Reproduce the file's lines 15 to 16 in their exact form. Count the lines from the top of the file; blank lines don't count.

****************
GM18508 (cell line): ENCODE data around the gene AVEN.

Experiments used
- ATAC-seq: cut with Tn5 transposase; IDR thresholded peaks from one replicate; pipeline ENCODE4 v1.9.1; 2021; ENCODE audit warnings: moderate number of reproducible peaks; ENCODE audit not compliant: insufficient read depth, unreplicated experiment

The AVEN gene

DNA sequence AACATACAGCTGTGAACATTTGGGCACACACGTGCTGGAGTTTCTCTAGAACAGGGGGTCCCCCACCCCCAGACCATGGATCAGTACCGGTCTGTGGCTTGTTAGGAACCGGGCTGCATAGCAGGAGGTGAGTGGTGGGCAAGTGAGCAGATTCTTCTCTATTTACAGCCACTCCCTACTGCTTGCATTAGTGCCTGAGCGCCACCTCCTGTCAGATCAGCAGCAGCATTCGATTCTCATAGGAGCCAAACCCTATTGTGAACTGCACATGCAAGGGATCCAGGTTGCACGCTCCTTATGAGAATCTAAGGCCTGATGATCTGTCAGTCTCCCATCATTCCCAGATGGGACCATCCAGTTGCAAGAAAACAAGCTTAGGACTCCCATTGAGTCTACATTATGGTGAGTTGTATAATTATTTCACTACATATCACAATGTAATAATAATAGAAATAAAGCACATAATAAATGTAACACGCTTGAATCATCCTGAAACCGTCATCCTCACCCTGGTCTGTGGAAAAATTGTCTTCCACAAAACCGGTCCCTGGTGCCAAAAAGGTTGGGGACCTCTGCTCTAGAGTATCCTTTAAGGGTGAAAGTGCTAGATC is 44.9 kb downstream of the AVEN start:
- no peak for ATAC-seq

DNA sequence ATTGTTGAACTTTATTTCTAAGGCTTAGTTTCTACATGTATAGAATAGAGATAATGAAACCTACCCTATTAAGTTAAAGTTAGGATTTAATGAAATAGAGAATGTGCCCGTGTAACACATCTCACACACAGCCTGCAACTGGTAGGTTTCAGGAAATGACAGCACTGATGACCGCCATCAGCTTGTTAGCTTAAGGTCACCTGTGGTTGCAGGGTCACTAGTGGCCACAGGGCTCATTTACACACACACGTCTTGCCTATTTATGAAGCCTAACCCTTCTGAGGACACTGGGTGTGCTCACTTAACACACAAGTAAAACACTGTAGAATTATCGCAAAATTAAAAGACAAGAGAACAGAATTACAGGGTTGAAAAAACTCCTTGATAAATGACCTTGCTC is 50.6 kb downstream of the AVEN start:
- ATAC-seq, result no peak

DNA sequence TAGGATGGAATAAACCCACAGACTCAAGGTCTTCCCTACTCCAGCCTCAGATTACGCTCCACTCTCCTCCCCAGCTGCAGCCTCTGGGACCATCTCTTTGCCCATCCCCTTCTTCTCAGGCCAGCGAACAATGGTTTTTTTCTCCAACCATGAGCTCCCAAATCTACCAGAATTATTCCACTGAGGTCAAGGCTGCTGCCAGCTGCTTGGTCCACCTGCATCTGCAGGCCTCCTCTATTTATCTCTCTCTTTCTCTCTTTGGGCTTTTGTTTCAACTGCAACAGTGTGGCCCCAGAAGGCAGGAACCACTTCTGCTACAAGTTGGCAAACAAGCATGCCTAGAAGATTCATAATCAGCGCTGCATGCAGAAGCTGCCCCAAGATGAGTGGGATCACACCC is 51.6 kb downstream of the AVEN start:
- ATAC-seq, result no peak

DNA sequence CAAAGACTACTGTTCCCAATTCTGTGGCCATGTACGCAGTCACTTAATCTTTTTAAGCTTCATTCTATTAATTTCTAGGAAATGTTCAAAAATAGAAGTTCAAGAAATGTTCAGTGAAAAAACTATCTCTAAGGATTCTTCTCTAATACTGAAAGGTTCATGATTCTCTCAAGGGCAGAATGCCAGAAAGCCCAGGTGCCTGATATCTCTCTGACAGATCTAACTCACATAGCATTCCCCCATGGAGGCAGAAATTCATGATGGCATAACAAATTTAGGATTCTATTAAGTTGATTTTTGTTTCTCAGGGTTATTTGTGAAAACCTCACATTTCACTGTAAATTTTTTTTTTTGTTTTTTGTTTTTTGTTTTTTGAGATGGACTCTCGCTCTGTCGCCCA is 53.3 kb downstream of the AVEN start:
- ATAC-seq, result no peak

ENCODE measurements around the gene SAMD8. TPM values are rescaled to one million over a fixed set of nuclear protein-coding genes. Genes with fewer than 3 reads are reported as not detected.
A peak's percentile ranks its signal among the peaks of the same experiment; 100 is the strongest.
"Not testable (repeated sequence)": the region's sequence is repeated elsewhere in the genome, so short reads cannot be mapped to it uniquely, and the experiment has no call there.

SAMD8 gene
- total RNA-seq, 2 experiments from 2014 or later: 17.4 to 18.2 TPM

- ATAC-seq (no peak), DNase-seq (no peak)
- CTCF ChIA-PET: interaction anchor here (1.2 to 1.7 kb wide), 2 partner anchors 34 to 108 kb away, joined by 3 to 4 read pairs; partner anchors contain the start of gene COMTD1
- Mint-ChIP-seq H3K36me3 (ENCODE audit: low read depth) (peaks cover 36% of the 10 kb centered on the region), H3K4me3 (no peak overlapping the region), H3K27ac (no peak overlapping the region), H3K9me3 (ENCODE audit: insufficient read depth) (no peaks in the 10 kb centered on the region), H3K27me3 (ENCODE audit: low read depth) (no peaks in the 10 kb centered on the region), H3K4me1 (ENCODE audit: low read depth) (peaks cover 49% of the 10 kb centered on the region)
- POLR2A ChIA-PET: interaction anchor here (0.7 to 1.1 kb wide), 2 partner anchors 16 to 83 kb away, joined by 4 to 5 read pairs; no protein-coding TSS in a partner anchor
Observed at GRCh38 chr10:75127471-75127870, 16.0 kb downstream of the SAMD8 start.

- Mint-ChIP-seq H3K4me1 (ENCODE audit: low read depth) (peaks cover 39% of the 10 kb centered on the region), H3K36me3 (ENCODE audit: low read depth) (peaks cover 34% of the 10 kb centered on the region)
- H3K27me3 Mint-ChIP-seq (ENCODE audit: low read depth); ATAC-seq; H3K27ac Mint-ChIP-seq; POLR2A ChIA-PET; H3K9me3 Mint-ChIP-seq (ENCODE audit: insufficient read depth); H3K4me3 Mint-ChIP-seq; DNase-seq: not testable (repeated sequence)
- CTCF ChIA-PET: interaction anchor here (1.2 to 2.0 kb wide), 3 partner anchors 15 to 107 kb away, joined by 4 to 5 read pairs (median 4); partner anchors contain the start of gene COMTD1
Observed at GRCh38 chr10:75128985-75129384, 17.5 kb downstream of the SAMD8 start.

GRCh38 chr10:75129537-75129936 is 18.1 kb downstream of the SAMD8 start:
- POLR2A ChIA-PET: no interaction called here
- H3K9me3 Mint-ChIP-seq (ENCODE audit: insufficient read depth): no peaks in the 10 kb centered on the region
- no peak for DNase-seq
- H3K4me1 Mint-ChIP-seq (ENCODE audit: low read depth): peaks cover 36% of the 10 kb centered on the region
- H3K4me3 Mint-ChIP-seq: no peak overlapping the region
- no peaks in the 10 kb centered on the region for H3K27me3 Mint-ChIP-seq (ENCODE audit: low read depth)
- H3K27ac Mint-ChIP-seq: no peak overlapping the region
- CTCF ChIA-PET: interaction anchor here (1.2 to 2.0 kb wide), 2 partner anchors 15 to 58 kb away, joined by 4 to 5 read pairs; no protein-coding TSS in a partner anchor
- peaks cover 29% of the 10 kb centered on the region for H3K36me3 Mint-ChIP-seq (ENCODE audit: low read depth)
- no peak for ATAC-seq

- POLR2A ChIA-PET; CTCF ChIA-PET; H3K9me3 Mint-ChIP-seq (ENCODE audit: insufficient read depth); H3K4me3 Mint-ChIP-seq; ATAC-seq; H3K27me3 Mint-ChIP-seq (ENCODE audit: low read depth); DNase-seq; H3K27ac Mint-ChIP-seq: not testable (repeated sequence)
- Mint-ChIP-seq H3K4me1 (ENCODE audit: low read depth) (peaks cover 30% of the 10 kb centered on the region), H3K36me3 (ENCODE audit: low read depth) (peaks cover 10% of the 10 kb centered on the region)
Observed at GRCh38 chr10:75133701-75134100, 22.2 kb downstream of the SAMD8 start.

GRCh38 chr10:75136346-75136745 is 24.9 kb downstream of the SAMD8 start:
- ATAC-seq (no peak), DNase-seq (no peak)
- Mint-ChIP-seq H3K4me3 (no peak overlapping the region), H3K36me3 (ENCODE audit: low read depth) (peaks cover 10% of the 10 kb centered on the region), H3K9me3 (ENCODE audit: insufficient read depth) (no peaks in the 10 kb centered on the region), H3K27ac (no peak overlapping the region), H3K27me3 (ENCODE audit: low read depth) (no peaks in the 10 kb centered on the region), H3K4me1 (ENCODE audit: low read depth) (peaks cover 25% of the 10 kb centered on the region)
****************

"Not testable (repeated sequence)": the region's sequence is repeated elsewhere in the genome, so short reads cannot be mapped to it uniquely, and the experiment has no call there.

SAMD8 gene